Conclusions: The 21-gene test is used in a minority of eligible patients in this integrated plan. Its use appears to be associated with a modest decrease in overall chemotherapy use.

Am J Manag Care. 2016;22(5):e153-e160
Take-Away Points

In this retrospective cohort study, we evaluated the use of a multigene test that predicts recurrence risk in localized breast cancer, and associated trends in chemotherapy use in eligible patients.
  • The multigene test was used in fewer than 1 in 3 eligible patients, with use plateauing in 2010 through 2012.
  • Recurrence risk scores on the test were highly, but not perfectly, correlated with the use of chemotherapy. 
  • Introduction of the test was associated with a modest decrease in overall chemotherapy use.
Genetic testing of tumor cells has the potential to revolutionize the care of patients with breast cancer and to accelerate the benefits of personalized medicine.1 Several studies have observed that these tests have been incorporated into clinical practice and seem to influence chemotherapy decisions.2-6 Recent US studies of claims data and the National Cancer Institute’s Surveillance Epidemiology and End Results (SEER) data found that only 20% to 30% of eligible women were being tested, with the claims data study observing that reimbursement by insurers has increased slowly.4,5 It is unknown whether acceptance and use of this test have been more complete in integrated, fully capitated systems where the costs of care are covered and decisions are less likely to be affected by financial incentives for or against test or chemotherapy use. These tests are potentially costly, and may be marketed directly to patients, as well as physicians.5,7 As genetic testing in cancer grows more common, healthcare systems need to systematically evaluate how consistently such tests are being used, and how much incremental benefit they add to baseline clinical practices.8,9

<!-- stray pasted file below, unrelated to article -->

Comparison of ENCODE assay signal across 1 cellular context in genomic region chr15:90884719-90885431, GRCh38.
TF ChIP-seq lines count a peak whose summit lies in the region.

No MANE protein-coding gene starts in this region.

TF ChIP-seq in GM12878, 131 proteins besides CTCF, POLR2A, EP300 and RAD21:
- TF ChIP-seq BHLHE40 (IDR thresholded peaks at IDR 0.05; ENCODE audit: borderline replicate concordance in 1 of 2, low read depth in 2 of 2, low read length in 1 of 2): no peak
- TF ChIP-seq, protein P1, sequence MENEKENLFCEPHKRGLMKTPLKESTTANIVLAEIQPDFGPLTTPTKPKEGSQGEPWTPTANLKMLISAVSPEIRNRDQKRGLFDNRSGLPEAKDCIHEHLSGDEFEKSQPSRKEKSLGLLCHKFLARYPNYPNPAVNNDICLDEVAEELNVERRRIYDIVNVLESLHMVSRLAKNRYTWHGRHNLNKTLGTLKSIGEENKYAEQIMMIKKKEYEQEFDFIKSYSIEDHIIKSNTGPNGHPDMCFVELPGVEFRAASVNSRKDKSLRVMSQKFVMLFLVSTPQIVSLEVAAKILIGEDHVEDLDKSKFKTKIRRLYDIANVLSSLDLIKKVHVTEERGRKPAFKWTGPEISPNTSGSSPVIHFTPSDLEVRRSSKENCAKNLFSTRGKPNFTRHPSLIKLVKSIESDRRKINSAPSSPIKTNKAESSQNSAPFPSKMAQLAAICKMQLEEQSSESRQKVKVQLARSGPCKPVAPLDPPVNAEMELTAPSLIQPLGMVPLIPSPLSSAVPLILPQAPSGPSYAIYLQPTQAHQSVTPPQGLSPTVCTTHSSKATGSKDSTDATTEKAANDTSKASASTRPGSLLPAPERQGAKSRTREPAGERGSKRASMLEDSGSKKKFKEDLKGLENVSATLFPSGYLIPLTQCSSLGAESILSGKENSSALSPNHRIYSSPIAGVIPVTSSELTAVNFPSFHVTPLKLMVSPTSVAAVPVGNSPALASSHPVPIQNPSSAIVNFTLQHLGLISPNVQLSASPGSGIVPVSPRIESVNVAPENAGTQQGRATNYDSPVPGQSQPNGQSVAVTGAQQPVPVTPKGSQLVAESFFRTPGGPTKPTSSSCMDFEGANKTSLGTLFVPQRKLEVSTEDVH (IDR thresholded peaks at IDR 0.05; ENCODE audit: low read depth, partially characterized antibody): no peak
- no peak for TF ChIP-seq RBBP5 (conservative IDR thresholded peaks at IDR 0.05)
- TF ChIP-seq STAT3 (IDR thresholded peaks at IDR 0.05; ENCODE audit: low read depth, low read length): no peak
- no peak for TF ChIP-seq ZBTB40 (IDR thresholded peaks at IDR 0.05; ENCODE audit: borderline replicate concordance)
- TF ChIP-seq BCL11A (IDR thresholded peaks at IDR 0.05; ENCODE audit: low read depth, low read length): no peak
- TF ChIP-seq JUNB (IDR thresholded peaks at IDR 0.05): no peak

Breast cancer genetic testing provides a useful paradigm for evaluating the impact of such tests at a population level. Decisions about the use of adjuvant chemotherapy, for women with early-stage breast tumors that are estrogen or progesterone receptor positive (ER/PR+), can be especially difficult, as most will never experience a recurrence, even without adjuvant chemotherapy. Currently, several gene-expression profiling tests are being marketed to clinicians and patients as tools to enhance the accuracy of predicting recurrence risk and the likelihood of realizing benefit from adjuvant chemotherapy. The 21-gene Oncotype DX (Genomic Health, Inc, Redwood City, California) breast cancer assay has been validated in clinical trials to predict risk of distant recurrence in patients with early-stage, node-negative, ER/PR+, human epidermal growth factor receptor 2 negative (HER2–) cancers.10-13 Guidelines for incorporating Oncotype DX testing into treatment decisions were published in 200714,15; however, little is known about how this test and other genomic tests are being incorporated into real-world oncology practice and how they affect patterns of care.

This study’s overall objective was to assess how the 21-gene test is being used among patients with early-stage breast cancer in a large integrated health delivery system. Among patients who met current guidelines for use of this test, our aims were to: a) compare the demographic and clinical characteristics of patients who had the test with those who did not; b) describe chemotherapy use among women with test results that indicate low, intermediate, and high risk of recurrence; and c) evaluate whether the introduction of the test was associated with a change in chemotherapy use.


Kaiser Permanente Northern California (KPNC) is a nonprofit integrated healthcare delivery system that currently provides care to more than 3.9 million members. Within KPNC, essentially all primary and specialty care, and the vast majority of emergency and hospital care, is delivered by providers working within a single care system for patients of a single health plan.16